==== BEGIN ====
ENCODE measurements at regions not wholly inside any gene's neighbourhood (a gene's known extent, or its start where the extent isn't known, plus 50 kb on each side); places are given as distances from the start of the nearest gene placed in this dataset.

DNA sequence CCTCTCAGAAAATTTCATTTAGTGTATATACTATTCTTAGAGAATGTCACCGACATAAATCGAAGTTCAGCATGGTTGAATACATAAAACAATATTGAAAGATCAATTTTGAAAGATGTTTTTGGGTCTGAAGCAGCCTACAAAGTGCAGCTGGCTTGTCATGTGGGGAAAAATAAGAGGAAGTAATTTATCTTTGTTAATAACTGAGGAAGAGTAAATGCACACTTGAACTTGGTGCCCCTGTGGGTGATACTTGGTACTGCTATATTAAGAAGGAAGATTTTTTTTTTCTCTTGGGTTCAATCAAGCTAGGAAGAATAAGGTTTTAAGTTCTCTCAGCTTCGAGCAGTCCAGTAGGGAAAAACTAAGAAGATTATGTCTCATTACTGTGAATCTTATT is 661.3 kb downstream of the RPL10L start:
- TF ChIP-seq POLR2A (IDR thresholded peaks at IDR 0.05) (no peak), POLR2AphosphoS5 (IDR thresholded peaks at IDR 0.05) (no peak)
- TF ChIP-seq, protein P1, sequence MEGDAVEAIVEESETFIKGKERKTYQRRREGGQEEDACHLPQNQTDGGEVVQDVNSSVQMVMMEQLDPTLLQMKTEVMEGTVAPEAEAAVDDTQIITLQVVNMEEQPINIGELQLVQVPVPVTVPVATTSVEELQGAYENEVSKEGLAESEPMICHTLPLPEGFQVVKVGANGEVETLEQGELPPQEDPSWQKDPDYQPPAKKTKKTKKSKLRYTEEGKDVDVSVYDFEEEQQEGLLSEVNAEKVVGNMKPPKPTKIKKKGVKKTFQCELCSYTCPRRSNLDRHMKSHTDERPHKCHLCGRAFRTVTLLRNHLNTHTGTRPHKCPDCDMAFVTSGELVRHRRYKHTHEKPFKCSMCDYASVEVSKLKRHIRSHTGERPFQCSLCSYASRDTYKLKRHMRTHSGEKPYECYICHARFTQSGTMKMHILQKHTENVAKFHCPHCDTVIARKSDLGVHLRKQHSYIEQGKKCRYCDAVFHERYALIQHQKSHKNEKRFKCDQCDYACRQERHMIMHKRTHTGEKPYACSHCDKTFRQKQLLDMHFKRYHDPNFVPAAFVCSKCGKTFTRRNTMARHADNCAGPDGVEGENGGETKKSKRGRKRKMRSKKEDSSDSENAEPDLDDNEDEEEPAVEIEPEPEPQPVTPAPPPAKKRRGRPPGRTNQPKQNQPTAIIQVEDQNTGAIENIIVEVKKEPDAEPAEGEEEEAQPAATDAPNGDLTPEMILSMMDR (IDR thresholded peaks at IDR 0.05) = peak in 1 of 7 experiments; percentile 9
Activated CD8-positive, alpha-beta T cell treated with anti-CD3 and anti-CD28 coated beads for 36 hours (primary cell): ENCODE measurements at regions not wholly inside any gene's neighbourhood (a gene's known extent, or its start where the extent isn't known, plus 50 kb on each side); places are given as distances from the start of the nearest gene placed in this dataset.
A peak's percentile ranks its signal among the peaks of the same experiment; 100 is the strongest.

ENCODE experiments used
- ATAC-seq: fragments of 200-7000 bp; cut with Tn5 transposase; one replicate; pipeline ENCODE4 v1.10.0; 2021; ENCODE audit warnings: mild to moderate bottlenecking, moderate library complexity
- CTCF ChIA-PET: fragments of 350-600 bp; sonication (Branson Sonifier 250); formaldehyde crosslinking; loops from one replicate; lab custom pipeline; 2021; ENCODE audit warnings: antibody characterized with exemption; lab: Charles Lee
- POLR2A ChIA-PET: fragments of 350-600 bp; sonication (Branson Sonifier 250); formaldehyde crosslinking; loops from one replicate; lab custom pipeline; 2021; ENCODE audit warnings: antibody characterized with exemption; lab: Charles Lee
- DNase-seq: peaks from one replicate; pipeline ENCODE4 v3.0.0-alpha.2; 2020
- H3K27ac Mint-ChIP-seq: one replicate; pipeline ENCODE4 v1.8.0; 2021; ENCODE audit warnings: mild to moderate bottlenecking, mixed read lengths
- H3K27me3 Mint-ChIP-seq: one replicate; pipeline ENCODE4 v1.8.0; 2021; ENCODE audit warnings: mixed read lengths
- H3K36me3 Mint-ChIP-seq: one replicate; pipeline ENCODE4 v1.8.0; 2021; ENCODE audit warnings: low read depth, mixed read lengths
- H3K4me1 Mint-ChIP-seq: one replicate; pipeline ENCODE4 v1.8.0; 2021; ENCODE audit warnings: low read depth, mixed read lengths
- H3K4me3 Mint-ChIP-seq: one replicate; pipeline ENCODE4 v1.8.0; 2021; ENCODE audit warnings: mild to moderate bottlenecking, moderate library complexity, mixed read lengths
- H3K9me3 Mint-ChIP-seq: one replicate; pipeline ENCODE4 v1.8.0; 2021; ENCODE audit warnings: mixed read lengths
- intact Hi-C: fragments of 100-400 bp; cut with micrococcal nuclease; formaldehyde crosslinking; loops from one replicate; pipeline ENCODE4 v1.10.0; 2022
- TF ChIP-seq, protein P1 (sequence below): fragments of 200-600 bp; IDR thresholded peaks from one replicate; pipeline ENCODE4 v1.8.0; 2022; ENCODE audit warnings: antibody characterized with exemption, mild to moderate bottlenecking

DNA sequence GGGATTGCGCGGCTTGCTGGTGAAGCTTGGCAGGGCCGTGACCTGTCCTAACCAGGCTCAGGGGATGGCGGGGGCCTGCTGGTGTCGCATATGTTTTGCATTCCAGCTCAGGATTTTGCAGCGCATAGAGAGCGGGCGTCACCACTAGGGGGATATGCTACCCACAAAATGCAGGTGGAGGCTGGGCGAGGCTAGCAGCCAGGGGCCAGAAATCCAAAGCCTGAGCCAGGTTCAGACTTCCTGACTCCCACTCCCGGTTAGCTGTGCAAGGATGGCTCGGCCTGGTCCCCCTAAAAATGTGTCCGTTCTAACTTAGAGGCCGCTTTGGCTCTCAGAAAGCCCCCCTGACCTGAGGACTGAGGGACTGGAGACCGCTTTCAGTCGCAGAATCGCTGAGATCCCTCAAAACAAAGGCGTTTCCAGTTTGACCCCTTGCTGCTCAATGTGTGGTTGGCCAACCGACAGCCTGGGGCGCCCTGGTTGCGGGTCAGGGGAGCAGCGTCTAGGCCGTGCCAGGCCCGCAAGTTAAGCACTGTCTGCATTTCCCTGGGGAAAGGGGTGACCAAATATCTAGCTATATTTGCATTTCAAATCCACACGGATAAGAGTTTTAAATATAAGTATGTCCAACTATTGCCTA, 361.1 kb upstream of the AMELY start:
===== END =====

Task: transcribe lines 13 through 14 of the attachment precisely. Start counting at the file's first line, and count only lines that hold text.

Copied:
- H3K27me3 Mint-ChIP-seq: one replicate; pipeline ENCODE4 v1.8.0; 2021; ENCODE audit warnings: mixed read lengths
- H3K36me3 Mint-ChIP-seq: one replicate; pipeline ENCODE4 v1.8.0; 2021; ENCODE audit warnings: low read depth, mixed read lengths